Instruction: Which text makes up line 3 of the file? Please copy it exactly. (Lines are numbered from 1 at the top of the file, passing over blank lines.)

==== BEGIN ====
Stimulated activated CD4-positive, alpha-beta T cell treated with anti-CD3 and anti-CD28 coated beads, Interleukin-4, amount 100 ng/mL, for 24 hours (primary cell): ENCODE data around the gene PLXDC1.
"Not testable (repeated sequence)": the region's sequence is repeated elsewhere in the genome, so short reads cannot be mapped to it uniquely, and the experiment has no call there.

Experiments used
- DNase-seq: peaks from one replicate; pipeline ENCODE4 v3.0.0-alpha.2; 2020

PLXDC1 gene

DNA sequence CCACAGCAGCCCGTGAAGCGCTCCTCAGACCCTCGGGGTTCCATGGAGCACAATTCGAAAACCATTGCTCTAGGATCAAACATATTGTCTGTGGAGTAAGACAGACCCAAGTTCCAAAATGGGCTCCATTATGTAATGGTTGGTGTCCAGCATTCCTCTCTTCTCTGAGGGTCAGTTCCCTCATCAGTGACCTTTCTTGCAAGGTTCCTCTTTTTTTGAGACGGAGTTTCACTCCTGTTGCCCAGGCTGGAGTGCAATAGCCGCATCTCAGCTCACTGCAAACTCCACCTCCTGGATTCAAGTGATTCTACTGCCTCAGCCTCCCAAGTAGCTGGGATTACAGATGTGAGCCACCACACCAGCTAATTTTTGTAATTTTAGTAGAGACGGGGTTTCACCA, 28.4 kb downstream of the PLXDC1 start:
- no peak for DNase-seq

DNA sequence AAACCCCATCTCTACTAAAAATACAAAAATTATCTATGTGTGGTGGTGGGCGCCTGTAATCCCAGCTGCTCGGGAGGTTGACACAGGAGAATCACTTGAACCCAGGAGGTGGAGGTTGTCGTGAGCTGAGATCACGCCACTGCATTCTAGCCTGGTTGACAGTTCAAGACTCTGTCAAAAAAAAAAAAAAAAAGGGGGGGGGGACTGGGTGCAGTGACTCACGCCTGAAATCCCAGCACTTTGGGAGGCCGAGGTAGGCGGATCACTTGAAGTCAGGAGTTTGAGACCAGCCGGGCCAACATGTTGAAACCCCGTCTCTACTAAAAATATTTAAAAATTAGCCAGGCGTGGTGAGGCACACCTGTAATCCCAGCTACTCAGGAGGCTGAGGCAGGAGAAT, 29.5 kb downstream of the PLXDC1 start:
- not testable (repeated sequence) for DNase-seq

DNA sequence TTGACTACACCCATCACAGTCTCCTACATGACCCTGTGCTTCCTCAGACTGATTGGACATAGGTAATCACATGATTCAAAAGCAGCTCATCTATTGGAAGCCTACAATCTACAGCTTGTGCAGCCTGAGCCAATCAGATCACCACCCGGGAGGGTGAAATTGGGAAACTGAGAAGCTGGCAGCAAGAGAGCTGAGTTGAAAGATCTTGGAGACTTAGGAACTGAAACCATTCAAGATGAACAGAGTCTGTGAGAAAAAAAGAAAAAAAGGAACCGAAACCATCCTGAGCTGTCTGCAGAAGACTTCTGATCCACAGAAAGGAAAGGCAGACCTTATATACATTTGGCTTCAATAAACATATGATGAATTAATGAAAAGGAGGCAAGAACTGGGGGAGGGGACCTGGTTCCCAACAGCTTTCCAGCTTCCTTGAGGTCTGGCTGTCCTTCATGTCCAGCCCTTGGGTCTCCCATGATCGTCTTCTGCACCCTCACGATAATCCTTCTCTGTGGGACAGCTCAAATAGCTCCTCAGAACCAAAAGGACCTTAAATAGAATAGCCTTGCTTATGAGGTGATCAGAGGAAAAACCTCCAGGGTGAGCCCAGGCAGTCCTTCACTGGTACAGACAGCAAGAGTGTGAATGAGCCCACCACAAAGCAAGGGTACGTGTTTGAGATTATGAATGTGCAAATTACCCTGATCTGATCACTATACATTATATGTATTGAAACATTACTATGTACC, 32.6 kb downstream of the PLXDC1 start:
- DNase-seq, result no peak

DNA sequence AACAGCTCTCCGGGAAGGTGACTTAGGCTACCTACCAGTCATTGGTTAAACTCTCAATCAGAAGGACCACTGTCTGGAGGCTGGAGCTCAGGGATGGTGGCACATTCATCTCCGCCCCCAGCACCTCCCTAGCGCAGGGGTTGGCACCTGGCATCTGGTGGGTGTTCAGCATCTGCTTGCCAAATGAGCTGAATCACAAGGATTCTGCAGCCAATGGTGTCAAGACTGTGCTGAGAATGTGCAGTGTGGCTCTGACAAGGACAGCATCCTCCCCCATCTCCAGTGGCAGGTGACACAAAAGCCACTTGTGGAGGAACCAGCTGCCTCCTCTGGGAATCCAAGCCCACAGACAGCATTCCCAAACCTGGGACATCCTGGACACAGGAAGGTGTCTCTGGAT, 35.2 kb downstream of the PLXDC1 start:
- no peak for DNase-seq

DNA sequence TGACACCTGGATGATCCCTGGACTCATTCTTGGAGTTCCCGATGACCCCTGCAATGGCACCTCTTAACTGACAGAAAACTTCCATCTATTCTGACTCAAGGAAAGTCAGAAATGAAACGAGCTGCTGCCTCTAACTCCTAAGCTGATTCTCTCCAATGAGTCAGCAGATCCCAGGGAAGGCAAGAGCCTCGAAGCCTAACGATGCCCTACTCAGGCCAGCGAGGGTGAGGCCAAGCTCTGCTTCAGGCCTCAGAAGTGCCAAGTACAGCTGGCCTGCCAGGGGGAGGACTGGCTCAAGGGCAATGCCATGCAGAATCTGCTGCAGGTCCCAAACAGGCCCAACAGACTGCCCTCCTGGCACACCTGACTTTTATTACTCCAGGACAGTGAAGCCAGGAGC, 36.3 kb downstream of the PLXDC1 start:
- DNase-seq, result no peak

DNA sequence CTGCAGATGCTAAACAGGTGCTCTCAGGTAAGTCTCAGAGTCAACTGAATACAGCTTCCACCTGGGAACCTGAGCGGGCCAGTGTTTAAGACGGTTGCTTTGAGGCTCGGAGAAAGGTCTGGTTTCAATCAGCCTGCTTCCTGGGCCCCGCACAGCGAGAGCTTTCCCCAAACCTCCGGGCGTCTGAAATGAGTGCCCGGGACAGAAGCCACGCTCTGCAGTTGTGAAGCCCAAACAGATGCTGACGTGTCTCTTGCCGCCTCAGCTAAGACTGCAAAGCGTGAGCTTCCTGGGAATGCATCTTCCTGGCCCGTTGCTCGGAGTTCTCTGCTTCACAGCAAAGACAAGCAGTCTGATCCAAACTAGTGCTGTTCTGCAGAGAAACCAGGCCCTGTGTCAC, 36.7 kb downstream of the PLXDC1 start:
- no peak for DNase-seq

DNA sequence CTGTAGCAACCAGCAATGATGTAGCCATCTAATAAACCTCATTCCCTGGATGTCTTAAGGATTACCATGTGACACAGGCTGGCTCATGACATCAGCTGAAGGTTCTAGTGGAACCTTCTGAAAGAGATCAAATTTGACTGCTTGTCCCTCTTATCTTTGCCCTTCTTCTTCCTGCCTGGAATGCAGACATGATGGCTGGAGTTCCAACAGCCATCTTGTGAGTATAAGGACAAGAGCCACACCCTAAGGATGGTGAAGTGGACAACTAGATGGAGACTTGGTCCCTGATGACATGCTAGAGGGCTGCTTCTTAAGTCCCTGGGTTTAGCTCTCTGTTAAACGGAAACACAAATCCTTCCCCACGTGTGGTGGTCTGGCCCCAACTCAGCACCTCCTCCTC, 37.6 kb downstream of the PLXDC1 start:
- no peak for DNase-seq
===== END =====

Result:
Experiments used